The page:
Tighten it up!
The most frequent prepositional sin is to replace one good, terse word with a stack of prepositional phrases. The worst prepositional train wrecks crop up in legal writing, with its hereinbelows, with respect theretos, and thereins. But lawyers are hardly the only offenders. Have you ever counted the number of ways windy writers and speakers avoid the direct adverb now?
• as of now
• at present
• at this point in time
• for the time being
• in this day and age
• in the not-too-distant future
Of course, none of these beats Alexander Haig’s all-time worst way not to say now: “at this juncture of maturization.”
Anytime you can replace a cluster of words with one elegant one, do it. Use before instead of “prior to” or “in advance of”. Use because instead of “due to the fact that” or “in light of the fact that”. Use imagination rather than “in the eye of the mind” and my thinking instead of “I’m thinking in the direction of”. Scour your writing for prepositional barnacles worthy only of being scraped away, and replace them with simpler words:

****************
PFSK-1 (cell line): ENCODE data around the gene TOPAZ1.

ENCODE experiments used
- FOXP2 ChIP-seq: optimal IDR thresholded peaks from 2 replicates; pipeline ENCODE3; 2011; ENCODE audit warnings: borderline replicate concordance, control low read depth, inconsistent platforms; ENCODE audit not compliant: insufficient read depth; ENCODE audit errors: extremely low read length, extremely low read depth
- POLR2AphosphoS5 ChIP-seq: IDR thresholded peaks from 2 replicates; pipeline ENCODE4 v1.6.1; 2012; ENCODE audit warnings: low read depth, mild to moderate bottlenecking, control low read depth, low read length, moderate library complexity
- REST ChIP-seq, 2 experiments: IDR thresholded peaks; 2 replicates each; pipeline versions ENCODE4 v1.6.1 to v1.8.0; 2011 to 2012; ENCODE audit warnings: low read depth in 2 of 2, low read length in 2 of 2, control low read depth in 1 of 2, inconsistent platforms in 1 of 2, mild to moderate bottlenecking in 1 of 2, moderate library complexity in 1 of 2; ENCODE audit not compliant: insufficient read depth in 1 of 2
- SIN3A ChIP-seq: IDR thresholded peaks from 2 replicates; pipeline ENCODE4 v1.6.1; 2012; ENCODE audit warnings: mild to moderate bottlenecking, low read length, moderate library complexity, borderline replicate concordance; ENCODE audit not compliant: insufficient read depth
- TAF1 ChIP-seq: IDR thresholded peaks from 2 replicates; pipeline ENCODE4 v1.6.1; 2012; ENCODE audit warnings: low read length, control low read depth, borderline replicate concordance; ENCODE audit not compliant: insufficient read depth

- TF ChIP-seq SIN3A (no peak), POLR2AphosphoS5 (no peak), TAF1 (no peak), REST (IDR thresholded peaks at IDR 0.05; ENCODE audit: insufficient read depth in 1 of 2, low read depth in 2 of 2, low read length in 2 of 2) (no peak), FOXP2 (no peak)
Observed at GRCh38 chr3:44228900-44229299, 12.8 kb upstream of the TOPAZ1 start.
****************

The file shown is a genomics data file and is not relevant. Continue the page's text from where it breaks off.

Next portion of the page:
in regard to → about
with reference to → about
the approximate amount of → about
in the interest of → for
for the purpose of → for
in order to → to
in the event that → if
a lot of → many
a great number of → many
the reason is because → because
according as to whether → whether
neat in appearance → neat
Many setups can be replaced by a simpler, shorter word: “He was conveyed to his place of residence in an intoxicated condition” is itself reeling with prepositions; “He was carried home drunk” is better.
(Also,) beware of the parasitic of, which sucks blood from the following phrases:
• How big of a deal was her departure?
• She wasn’t that good of an editor.
• He gave all of his property.
• Outside of the office, he was a real card.
• Get down off of that table if you expect me to come home with you.
Source: Constance Hale, “Sin and Syntax”